Our author shares his views on choosing the Oracle Warehouse Builder as a tool in an Oracle
data warehouse life cycle management project, along with quick steps to get started with a simple
the previous articles, we gained a basic understanding of Oracle Warehouse builder
architecture and became familiar with its various components. My previous
articles on Oracle Streams implementation etc., simply served as pointers
towards standard implementation scenarios for the developer community. However,
here, before we go ahead with building an ETL prototype, I would like to
share my views on choosing the Oracle Warehouse Builder as a tool in an Oracle
data warehouse life cycle management project and my experience (the "pain" or
ease of using it) in building this prototype.
Common concerns of choosing an ETL tool
often, we notice, the common concerns that have been raised by project managers
and other decision makers in a Data warehouse life cycle project is whether a "tool"
is good enough to achieve the desired results in relatively less time than the
traditional way of coding and maintaining the data warehouse objects. Also
raised are issues such as advantages of warehouse builder over the other
innumerable vendor tools that are available in the market today. Most
importantly, in choosing a good team, the interviewer's tend to focus on
whether the developer/ candidate has a good "knowledge" of the tool itself with
very less or no importance to the basic concepts of the designing, developing
and maintaining a data warehouse life cycle.
a prototype using Oracle Warehouse Builder will address most of the above
concerns with the emphasis that one of the requirements would be that the
candidate have a clear understanding of building and maintaining a data
warehouse. The focus should also be on the developer's faculty in at least
one programming language such as UNIX shell script and PL/SQL, Java, (for an
Oracle based data warehouse) C etc. more than the tool itself.
we already know, Oracle Warehouse Builder (OWB - as the name suggests) is a
tool that can be effectively used in a complete Oracle based data warehouse
life cycle development and maintenance environment and can very well integrate
with other Oracle tools such as Oracle Portal, Oracle Discoverer and Oracle
Workflow, for implementing or achieving pertinent business functionality.
the many phases, ETL is one of the most important phases and most often, an
"ETL" tool is evaluated and chosen to implement this phase of the data
warehouse life cycle. Again, we can have disparate source for loading data into
a target warehouse schema and thus the ETL processes can range from being very
basic in nature to very complex designs. In addition, loading data into the
target warehouse schema can involve varied classes of transformations, the most
commonly used being pre-written and provided as "transformation" libraries by
vendors and others that require custom programming are developed by the
Choosing Oracle Warehouse Builder
of the pros and cons of using the Oracle Warehouse Builder over traditional
data warehouse development and management are (extensible to other tools too):
All the stages and processes
can be designed, planned and implemented systematically and actual "coding"
(for most part it may not involve coding at all) can be come later during
implementation. The graphic editors will give a complete picture of the how the
components (source modules, mappings, transformations, targets, etc.) are
involved/interact in the system and the associated process flows.
Component management. - It is
very important to keep track of all the components that go into the data
warehouse--the source modules, objects, the mapping objects, the various
transformations, the targets, processes and the real time status.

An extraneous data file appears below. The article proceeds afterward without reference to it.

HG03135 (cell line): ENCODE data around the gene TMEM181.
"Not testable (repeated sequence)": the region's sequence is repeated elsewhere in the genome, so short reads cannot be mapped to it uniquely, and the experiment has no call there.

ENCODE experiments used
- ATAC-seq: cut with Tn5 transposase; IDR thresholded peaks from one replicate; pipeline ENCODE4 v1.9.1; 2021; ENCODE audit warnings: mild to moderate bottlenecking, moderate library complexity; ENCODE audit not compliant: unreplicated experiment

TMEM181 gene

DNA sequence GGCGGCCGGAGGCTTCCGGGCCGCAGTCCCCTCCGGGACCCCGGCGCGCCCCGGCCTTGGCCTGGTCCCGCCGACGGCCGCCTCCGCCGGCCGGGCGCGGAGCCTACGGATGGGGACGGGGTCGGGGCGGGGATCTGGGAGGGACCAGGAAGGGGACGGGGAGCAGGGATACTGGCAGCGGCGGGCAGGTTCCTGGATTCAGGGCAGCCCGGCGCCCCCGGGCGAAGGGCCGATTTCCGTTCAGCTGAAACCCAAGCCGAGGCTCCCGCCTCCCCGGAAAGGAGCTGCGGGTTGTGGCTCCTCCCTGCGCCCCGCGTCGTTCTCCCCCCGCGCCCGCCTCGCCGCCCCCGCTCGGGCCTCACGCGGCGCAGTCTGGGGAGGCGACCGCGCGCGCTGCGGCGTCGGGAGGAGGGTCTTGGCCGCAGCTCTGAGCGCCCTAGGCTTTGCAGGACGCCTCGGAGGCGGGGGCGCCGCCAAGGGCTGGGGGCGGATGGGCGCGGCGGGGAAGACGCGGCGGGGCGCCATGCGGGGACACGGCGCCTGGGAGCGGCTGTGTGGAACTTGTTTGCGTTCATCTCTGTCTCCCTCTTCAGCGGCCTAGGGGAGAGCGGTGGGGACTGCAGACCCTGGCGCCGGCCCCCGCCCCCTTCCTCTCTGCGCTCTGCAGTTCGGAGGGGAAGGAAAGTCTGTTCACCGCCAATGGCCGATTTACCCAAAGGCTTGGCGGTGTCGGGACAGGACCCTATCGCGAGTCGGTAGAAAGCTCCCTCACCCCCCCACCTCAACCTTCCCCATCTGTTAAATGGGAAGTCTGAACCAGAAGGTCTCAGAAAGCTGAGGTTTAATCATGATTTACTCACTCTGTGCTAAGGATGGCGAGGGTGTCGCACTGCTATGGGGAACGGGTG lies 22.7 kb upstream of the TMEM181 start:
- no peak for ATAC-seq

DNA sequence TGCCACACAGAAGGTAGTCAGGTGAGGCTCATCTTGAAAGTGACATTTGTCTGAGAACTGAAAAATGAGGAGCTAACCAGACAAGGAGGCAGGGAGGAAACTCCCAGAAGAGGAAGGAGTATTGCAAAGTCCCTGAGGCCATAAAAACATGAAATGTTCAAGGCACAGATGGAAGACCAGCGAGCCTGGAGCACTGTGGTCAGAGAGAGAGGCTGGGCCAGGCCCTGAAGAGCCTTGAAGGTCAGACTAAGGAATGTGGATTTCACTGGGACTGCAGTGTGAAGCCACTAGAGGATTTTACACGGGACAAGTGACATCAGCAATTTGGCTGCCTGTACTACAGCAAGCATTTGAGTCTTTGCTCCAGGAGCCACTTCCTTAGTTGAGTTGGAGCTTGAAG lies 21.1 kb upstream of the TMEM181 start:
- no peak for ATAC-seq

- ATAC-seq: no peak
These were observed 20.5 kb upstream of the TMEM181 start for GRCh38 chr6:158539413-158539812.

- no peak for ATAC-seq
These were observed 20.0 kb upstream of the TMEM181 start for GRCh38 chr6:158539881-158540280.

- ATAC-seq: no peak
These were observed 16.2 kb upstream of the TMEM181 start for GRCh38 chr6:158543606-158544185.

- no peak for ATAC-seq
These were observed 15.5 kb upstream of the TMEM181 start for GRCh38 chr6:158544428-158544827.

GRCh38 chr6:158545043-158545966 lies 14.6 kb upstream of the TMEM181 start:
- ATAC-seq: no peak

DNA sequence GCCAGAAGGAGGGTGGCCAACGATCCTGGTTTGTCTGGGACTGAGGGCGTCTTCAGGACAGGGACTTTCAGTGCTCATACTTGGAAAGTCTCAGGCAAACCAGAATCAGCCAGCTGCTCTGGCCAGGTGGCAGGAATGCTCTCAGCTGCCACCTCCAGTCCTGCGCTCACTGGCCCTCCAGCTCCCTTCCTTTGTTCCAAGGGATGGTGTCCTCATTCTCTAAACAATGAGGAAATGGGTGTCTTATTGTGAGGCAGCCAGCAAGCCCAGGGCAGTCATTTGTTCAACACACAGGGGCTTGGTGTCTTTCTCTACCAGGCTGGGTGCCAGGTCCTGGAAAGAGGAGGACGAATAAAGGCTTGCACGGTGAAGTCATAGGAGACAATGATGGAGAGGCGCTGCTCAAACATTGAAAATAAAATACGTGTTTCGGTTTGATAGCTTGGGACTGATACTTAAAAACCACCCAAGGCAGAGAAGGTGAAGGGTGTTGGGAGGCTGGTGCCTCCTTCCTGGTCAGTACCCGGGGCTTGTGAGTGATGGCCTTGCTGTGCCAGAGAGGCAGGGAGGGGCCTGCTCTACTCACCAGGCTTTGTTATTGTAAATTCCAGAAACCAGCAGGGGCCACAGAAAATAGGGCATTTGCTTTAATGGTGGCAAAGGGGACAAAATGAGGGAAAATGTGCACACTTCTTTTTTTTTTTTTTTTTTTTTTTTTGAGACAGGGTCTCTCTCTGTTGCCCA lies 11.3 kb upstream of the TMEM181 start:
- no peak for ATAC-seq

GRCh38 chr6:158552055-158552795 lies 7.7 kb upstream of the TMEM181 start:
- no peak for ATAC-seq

Change management - A single
change in the requirement can be implemented with relative ease as compared to
implementing in a "home-grown" approach. Such changes can also be efficiently
tracked (audit) and recorded for later analysis.
Most transformations are
readily available and do not have to be written from scratch, thereby saving a
lot of valuable time and resources. This time and resources can be devoted to
other tasks that demand attention such as performance management etc.
Visibility - Visibility is
very important in the transformation process as to what the processes are
Standards - Unlike the "home
grown" approach, design, development and implementation standards can be
Deliverables - A data
warehouse project, is never a "do-doing-done" scenario, but among other things
involves a continuous changing scenario (during the development phase and in
most cases in the "maintenance" phases too), data and performance management
(load tuning etc.) and interfacing with other systems. However, most often the
development team has to produce quick deliverables and maintain the least
possible time window in change management or implementations. In addition, Oracle
Warehouse Builder does effectively facilitate such tasks and considerably
reduces the deliverables time window.
The initial stage in
installing and configuring Oracle Warehouse Builder can be a little cumbersome
due to the various versions, compatibility, patches and "bug-fixes" but this is
offset by the many other advantages listed above.
One of the biggest advantages
of using homegrown over vendor provided ETL tools is that as a root level
developer, it has been very easy to get-in and "tweak-and fix" any code as per
the business requirement. However working with any ETL tool requires one to turn
to the product support team for "fixes" in most cases (well, developers do get
work arounds but the fact remains). Thus, there is a trade-off over such
flexibility. However, one thing to note about Oracle Warehouse Builder is,
since all of its transformations are written in PL/SQL, it is easy to
"customize" the code to suit our requirements and even get-into the
transformation and debugging if required. In addition, Oracle now provides the
Java API /SDK to programmatically
manipulate the metadata such as performing batch operations on the meta-data
without having to use their Java client tools.
homegrown environment, it is only the development code/objects and plain old
editors we tend to use (usually the preferred choice) and no Java clients etc.,
which require additional resources. Again, this is
relatively trivial, and offset by the many advantages presented by Oracle
Warehouse Builder and due to the availability of resources. However,
in some cases it pays to use custom code rather than use any tool fabricated code due to performance and managibility reasons. Feel
free to share post suggestions or comments or share your experiences in the Oracle Warehouse
Building the prototype -- Initial steps
this article, we will go through the some of the steps involved in building a
prototype for the Extraction, Transformation and Loading (ETL) stage of the
Data warehouse lifecycle.
initial intent was to develop a "complete" ETL process design that including
multiple type transformations, disparate source and target modules and a well-defined